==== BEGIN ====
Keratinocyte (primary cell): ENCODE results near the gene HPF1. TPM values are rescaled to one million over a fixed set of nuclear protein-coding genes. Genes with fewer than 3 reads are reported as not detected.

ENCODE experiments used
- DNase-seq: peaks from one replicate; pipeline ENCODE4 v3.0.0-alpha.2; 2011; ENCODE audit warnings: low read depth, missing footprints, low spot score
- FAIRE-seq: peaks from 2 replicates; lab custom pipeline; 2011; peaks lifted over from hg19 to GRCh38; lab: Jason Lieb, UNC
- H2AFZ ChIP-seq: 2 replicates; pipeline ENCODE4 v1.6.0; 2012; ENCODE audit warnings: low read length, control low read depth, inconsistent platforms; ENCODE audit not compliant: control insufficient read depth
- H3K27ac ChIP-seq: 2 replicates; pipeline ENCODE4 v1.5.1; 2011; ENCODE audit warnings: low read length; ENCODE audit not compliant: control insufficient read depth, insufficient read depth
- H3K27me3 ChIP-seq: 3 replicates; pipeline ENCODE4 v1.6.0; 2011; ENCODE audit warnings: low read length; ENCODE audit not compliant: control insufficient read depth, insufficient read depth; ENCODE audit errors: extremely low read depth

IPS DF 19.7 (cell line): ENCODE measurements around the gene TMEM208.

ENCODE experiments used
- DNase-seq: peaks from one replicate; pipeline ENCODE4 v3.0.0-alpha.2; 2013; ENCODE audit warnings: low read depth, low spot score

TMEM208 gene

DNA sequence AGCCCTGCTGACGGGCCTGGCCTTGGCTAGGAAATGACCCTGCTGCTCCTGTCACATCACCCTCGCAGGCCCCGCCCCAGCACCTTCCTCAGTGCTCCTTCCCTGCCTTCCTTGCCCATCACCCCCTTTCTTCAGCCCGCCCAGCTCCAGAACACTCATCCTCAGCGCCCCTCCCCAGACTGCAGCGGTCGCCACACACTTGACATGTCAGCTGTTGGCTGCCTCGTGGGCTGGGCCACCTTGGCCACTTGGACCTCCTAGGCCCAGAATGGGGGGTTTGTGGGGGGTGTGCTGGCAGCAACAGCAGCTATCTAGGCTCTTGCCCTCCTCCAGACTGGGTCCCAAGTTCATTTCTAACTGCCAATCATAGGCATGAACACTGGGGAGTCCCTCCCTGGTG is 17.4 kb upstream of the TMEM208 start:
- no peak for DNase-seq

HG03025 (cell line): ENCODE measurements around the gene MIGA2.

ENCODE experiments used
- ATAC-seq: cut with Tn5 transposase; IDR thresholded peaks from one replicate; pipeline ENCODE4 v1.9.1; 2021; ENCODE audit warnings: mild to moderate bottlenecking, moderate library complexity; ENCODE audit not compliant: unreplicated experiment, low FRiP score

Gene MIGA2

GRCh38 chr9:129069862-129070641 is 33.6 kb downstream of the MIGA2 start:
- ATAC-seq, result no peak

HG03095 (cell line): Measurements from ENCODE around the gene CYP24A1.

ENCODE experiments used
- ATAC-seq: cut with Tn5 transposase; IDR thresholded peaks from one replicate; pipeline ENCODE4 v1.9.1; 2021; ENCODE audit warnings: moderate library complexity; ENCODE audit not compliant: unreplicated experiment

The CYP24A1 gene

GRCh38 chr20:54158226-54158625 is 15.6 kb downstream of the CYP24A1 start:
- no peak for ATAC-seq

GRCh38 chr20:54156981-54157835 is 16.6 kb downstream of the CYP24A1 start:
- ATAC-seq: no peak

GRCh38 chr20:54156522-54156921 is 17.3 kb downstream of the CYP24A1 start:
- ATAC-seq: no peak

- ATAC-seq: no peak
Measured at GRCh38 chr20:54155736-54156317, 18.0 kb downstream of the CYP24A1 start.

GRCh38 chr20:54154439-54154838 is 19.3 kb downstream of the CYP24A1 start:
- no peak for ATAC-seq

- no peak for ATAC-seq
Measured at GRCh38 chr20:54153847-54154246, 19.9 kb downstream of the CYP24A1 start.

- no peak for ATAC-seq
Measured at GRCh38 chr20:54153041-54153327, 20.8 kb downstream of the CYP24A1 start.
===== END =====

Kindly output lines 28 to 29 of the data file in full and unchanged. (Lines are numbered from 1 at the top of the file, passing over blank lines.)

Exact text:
GRCh38 chr20:54156522-54156921 is 17.3 kb downstream of the CYP24A1 start:
- ATAC-seq: no peak